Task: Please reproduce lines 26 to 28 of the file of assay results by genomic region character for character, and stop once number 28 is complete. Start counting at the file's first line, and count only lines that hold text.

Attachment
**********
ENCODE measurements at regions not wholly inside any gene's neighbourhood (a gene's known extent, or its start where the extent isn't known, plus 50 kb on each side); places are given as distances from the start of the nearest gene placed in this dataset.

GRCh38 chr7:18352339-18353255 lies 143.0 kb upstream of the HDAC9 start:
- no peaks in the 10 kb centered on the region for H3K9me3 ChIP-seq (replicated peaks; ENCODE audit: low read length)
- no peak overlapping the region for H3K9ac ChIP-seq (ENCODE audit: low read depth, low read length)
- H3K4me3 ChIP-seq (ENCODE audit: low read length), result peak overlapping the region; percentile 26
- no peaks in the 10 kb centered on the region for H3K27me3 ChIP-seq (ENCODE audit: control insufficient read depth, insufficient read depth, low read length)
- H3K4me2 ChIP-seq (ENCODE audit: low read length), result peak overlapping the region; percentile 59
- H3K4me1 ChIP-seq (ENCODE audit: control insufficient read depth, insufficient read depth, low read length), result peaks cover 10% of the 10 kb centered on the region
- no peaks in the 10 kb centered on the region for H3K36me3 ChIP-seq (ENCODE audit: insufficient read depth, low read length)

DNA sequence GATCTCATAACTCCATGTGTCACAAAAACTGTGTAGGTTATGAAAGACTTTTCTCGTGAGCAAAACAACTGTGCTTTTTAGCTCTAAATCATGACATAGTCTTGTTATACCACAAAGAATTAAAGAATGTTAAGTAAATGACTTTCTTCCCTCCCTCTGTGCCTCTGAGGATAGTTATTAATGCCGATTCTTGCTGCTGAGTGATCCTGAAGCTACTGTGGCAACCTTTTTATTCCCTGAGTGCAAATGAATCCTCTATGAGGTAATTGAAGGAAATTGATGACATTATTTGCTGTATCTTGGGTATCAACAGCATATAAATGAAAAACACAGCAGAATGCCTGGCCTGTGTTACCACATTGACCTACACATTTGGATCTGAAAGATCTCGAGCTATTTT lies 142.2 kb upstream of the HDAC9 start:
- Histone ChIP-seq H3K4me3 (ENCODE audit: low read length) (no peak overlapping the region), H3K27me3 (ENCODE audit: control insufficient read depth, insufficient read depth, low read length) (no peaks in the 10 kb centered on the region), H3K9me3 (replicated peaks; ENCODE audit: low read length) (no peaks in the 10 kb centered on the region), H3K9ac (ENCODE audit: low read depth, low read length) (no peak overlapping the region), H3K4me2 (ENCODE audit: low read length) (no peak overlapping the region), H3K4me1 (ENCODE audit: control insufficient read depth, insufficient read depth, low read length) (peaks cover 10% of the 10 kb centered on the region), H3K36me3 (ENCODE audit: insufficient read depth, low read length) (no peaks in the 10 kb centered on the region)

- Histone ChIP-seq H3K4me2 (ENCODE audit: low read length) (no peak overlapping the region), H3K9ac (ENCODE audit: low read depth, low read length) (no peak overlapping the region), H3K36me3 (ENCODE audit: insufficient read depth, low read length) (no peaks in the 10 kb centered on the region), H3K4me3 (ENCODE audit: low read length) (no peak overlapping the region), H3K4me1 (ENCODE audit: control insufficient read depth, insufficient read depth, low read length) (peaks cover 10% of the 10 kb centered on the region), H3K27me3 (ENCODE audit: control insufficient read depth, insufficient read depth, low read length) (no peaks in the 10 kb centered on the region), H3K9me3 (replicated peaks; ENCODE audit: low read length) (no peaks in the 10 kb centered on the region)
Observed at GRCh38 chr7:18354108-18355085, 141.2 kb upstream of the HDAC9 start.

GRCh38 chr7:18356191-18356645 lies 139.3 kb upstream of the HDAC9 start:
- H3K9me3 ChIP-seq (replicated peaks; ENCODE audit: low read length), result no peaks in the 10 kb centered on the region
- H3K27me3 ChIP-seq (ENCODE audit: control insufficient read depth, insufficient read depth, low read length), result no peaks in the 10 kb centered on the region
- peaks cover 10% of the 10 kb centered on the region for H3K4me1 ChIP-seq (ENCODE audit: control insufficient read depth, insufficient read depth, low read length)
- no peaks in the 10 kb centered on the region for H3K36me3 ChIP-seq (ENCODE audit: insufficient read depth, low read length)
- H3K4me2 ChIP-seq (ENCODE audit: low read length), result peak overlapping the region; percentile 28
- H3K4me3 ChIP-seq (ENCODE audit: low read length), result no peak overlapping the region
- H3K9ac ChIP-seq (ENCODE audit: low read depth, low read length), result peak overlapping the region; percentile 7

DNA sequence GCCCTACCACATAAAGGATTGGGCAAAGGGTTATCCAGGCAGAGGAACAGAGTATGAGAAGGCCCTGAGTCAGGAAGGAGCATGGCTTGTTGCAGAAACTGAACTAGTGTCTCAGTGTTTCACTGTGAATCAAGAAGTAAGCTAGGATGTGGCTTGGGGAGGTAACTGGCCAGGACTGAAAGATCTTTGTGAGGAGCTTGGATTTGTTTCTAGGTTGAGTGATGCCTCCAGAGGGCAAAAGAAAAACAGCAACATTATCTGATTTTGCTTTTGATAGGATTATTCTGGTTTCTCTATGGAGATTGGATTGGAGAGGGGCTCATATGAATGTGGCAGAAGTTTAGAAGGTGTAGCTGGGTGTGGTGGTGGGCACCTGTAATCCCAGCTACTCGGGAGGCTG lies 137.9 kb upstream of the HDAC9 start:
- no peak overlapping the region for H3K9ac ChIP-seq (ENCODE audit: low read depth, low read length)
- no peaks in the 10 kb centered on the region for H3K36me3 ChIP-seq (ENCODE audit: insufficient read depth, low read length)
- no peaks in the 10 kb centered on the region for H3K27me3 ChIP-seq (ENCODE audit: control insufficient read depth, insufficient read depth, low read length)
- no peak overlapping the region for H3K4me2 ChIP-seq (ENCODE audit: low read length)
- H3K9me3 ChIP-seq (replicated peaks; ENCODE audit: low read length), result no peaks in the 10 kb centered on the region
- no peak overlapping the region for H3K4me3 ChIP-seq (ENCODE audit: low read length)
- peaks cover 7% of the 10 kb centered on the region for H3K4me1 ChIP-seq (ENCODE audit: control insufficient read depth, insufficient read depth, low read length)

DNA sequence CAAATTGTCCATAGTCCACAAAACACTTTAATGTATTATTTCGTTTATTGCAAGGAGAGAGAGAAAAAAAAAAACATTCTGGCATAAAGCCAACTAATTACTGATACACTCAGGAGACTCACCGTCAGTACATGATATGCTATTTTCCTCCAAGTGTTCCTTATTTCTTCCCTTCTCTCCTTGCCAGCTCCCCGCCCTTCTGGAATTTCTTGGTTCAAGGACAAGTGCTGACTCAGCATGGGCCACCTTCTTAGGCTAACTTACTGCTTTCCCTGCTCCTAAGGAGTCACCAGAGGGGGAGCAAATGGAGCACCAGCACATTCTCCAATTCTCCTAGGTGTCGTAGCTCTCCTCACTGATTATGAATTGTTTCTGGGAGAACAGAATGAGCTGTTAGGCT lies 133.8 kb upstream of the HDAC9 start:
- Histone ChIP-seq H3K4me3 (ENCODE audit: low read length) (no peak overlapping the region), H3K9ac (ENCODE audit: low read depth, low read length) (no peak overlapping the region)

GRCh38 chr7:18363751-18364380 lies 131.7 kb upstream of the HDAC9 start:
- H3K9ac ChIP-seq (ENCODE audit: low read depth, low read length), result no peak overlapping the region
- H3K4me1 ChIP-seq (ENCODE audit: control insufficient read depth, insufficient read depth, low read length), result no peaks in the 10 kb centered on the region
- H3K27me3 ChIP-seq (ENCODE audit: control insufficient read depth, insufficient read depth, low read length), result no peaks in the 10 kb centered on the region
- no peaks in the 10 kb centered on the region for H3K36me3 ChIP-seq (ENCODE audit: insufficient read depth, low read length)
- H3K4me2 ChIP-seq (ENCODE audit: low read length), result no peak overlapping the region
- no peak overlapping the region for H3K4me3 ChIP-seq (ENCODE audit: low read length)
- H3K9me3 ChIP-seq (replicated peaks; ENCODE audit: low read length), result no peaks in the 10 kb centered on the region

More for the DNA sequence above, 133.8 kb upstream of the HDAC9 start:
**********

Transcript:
- no peak overlapping the region for H3K4me2 ChIP-seq (ENCODE audit: low read length)
- H3K9me3 ChIP-seq (replicated peaks; ENCODE audit: low read length), result no peaks in the 10 kb centered on the region
- no peak overlapping the region for H3K4me3 ChIP-seq (ENCODE audit: low read length)